Theatre Review: Throats
Inspired by the aftermath of 9/11 and directed by Gerald Thomas, THROATS at the Pleasance Theatre in Islington is full of mystery - but not always in a good way.
THROATS is full of mysteries. Why the title? What are we looking at? What does it mean?
The author, director, music and lighting designer, Gerald Thomas volunteered in the aftermath of 9/11 and was traumatised by the experience. The piece seems to be a throwing together of random recurring thoughts, words, and sounds.
From the dark, smoky opening (with fine piano composition by John Paul Jones) a long, last supper type table faces us with an expressive head (Lucy Laing) embedded in it.
There is a butler (Angus Brown) copiously pouring blood over himself and motley guests while they speak disconnected phrases about momentous or absurd items: crash Afghanistan apple botox independence stammer Jew cheers injustice colonoscopy organic...
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Dramatic life and death actions take place continuously, but not being able to construct a meaning leaves the audience disengaged.
From time to time, a siren blares and there is hope for a change of mood but no. Despite excellent acting, staging and music by Johnny Saccone we are glad it is only 80 minutes long.
- 1 Arsenal pub Tollington Arms listed 'to prevent it being turned into flats'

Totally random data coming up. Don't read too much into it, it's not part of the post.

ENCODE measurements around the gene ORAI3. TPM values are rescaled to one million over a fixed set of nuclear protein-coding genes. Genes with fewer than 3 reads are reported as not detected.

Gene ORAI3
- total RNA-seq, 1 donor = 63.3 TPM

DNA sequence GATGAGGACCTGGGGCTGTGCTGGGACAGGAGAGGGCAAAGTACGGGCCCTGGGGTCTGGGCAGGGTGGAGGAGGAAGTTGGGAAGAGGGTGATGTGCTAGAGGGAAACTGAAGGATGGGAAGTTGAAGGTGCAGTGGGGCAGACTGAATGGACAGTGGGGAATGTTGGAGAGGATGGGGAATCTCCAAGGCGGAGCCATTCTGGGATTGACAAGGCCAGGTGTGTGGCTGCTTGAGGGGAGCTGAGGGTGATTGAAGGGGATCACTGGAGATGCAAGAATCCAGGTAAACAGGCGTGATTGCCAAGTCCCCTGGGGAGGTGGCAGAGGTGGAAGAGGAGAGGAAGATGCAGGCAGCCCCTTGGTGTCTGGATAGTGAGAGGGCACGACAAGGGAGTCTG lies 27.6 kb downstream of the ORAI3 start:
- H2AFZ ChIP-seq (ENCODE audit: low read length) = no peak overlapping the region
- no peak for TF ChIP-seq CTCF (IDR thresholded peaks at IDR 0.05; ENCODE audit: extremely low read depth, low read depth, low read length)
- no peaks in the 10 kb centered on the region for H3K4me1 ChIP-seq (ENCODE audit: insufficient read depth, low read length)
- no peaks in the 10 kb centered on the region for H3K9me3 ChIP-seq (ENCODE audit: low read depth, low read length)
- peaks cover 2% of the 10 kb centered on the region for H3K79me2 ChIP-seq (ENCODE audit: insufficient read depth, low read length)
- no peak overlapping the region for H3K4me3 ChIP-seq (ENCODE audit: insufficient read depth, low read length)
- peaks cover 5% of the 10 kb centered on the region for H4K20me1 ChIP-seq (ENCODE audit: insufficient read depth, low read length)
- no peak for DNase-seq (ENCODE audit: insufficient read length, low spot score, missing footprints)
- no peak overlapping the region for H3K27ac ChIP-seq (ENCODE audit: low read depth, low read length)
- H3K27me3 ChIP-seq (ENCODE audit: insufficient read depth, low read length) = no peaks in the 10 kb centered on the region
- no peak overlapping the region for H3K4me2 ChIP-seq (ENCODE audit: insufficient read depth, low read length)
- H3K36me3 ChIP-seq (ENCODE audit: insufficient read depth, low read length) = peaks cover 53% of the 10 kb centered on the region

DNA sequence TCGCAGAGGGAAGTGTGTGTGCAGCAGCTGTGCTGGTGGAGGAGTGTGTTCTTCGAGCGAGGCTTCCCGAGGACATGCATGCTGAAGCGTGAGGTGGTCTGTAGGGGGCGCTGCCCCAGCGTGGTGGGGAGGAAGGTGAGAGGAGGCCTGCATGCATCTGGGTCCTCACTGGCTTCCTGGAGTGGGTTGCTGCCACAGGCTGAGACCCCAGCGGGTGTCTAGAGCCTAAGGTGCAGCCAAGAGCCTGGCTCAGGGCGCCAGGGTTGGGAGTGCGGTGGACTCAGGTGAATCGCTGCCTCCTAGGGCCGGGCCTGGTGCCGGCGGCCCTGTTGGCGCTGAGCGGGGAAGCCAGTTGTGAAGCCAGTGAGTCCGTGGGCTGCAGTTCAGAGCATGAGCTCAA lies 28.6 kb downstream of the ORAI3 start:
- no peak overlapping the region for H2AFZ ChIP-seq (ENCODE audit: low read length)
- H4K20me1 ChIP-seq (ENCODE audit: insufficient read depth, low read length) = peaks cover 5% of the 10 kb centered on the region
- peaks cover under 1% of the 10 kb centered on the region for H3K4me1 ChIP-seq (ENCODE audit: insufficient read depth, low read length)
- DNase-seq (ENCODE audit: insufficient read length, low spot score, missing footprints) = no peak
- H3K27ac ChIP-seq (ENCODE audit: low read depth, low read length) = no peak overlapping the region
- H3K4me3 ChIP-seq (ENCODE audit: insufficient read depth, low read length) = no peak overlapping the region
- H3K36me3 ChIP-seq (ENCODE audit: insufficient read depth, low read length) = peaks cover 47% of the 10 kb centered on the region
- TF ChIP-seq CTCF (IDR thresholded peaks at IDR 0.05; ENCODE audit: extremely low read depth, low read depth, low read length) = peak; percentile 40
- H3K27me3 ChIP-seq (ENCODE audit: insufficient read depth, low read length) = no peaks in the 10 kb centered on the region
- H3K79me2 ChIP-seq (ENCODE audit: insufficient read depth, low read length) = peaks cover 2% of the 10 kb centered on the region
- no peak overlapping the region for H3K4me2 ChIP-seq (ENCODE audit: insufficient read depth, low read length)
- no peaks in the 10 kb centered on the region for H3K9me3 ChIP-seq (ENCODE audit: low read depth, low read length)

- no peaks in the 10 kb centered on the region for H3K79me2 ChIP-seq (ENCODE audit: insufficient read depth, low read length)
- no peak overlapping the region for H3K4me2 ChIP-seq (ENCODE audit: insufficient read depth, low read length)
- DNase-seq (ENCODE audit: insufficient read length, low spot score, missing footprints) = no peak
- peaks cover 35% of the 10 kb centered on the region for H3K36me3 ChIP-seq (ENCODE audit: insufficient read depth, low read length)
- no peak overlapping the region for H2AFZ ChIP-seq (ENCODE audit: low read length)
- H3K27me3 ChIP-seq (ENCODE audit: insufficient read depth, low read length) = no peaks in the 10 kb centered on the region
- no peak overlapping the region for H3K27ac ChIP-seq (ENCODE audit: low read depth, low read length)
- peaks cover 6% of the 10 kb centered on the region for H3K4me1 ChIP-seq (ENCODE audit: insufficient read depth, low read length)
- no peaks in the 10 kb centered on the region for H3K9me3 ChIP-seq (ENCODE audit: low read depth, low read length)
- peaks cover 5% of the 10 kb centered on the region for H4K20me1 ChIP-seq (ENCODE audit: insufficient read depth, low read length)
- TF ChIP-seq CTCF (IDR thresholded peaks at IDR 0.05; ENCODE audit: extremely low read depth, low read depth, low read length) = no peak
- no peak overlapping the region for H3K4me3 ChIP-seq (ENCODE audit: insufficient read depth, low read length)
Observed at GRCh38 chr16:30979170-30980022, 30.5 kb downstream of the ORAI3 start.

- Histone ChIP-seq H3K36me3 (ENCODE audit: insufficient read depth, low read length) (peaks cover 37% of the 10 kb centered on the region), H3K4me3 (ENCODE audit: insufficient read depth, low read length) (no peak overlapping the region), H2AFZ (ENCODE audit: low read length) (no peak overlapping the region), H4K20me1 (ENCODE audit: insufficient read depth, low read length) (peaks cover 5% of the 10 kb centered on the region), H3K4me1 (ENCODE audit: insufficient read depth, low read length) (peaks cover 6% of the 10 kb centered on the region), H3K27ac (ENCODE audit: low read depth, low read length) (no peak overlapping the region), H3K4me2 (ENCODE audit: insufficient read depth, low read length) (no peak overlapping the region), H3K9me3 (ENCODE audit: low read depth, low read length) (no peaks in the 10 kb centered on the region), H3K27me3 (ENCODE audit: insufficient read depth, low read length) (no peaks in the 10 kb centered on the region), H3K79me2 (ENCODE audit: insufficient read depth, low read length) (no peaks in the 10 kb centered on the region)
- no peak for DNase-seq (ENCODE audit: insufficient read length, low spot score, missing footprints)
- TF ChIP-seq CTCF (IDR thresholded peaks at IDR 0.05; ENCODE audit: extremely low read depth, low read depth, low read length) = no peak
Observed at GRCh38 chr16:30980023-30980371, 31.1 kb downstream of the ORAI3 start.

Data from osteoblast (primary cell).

- 2 Disruptions to your journey by car and train around Islington and Hackney
- 3 'No consultation': Anger Islington cricket pitch could replace park
- 4 'Obscene gestures and racist abuse' made at Islington Council meeting
- 5 Police search for man who exposed himself on Islington 393 bus
- 6 Five times Islington has featured in films and TV series
- 7 Islington man charged with murder of shooting victim Taylor Cox
- 8 Arsenal offers behind scenes tour of Emirates Stadium at Covid jab pop-up
- 9 Islington district suffer heavy defeat to Greenwich in Lester Finch Trophy
- 10 'LTNs are killing us': Hundreds of Highbury traders sign petition
Thomas clearly has a talent for collaborating with actors, musicians, with Samuel Beckett, Phillip Glass and has worked in the USA, Brazil and Germany. Yet somehow all that skill has not managed to work though his demons and communicate.
* Showing at the Pleasance Theatre, in North Road, N7, until Sunday, March 27.